Also before the Committee was a draft on consideration of effective measures to enhance the protection, security and safety of diplomatic and consular missions and representatives (document A/C.6/63/L.12).  It would have the Assembly strongly condemn recent acts of violence against diplomatic and consular missions, and representatives of international intergovernmental organizations.  It would urge States to strictly observe, implement and enforce applicable principles and rules of international law governing diplomatic relations, and to take appropriate measures to prevent any abuse of diplomatic or consular privileges and immunities, in particular serious abuses, including those involving acts of violence.  States would be called upon to become parties to relevant instruments and to make use of the means available for settling disputes peacefully.


Further by the resolution, the Assembly would request States to report to the Secretary-General any serious violations of this nature and also to report on measures taken to bring offenders to justice.  The Secretary-General would also be requested to send to the General Assembly, at its sixty-fifth session, a report containing information on State ratification and accession to relevant instruments, and a summary of reports received and views expressed by States on the matter.


A draft on observer status for the International Fund for Saving the Aral Sea (document A/C.6/63/L.13) would have the Assembly grant that organization observer status in its work.  A letter by Kazakhstan, Kyrgyzstan, Tajikistan, Turkmenistan and Uzbekistan transmits an explanatory memorandum describing the international regional mechanism for resolving the deterioration of the Aral Sea Basin through international cooperative projects and programmes.


A draft resolution on the Report of the International Law Commission on the work of its sixtieth session (document A/C.6/63/L.20) would have the Assembly take note of the report and express its appreciation for the completion of the second reading of draft articles on the law of transboundary aquifers under the topic of “shared natural resources”, and for the completion of the first reading of draft articles on “effects of armed conflicts on treaties”.  The Assembly would draw the attention of Governments to the importance of their providing views to the Commission on reservations to treaties; responsibility of international organizations; and protection of persons in the event of disasters.  The Assembly would also invite views on practice with regard to “reservations to treaties” and on “protection of persons in the event of disasters”.  Comments and observations on “effects of armed conflicts on treaties” should be submitted to the Commission by 1 January 2010.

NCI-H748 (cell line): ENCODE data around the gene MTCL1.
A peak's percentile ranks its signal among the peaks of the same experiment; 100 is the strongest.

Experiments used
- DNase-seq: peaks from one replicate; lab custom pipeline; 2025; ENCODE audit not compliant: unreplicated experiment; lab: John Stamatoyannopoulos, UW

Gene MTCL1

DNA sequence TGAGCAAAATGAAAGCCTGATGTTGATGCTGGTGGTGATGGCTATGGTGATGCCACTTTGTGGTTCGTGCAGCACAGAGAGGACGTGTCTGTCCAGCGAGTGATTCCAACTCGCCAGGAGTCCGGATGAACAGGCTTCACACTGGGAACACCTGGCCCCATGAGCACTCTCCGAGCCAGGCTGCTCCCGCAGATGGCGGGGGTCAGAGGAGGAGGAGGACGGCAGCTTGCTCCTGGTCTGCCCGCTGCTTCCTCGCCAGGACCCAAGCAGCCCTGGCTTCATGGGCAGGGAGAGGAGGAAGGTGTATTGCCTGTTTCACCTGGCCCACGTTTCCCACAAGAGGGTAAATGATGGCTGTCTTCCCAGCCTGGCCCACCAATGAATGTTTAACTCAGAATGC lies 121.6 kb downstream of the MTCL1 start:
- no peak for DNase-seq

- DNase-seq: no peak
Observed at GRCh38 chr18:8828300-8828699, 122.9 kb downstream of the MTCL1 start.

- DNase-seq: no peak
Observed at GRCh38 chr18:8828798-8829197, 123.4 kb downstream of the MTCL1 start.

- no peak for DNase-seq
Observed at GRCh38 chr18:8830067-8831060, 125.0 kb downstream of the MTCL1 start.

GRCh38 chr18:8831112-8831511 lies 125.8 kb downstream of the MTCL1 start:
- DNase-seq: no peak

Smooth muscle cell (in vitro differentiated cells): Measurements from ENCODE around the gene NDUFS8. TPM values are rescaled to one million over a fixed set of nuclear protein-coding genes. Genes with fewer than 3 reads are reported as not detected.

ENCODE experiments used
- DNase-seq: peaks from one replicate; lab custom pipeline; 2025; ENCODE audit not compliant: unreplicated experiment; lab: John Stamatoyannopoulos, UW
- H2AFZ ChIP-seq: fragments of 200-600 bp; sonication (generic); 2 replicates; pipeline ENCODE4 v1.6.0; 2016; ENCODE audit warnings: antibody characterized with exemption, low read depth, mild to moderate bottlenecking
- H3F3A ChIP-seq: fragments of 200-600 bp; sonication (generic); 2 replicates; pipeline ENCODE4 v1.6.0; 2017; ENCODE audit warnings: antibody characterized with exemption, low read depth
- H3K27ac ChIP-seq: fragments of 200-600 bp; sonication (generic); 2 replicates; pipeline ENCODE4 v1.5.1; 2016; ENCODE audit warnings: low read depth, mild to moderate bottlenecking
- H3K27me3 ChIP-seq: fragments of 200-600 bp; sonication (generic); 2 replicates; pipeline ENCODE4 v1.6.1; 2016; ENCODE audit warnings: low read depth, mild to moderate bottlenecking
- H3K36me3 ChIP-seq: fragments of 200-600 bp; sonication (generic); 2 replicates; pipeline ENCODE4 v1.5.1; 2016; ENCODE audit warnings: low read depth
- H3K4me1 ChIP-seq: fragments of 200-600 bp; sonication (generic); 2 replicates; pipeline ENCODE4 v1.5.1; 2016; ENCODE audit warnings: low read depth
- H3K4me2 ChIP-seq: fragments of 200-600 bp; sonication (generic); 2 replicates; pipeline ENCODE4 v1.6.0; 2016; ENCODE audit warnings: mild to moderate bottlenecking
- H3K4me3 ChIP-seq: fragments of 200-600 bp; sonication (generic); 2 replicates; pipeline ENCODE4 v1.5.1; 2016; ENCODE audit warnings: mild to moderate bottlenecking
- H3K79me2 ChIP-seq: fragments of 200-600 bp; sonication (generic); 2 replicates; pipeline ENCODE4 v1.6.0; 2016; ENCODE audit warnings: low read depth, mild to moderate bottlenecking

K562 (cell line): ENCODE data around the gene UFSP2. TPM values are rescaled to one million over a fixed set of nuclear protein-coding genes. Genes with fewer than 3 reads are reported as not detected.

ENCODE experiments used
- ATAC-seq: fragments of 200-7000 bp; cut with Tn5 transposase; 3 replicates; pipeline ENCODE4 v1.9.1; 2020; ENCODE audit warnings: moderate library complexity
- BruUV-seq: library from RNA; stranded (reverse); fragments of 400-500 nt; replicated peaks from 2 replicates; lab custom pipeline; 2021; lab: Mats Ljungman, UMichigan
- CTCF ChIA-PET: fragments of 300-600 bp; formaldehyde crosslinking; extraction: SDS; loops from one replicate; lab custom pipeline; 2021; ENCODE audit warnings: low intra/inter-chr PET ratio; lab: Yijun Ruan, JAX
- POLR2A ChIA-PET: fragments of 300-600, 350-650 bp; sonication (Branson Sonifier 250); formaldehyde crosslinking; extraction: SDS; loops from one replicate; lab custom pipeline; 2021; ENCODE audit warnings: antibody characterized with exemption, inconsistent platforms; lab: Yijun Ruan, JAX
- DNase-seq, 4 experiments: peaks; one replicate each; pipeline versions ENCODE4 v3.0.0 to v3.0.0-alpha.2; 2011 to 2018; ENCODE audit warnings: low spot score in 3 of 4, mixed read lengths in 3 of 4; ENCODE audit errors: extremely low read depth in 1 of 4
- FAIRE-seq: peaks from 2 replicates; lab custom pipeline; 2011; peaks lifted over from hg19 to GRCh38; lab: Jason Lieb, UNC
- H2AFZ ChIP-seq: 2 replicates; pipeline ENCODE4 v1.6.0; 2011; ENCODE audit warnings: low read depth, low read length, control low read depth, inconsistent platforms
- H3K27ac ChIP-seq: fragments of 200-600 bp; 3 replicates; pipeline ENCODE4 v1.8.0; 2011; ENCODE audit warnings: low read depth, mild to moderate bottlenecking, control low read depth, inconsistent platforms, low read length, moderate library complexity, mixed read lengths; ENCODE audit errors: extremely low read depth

Further, the Assembly would take note of the Commission’s decision to include the topics “treaties in time” and “the most-favoured-nation clause” in its programme of work, taking note also of the decision that the Commission’s next session shall be held in Geneva from 4 May to 5 June and from 6 July to 7 August 2009.  The Assembly would welcome the enhanced dialogue between the Commission and the Legal Committee, stressing the desirability of further enhancing dialogue between the two through informal consultations.  Also noted would be the commemorative meeting held in Geneva on 19 and 20 May 2008 for the Commission’s fiftieth anniversary, while States and legal organizations would be commended for organizing national or regional events on the Commission’s work.  Continued and enhanced cooperation between the Commission and other legal bodies would be encouraged, as would the Commission’s engagement with humanitarian actors with regard to its work on protection of persons in natural disasters.  An expected meeting of the Commission with legal advisers would also be noted.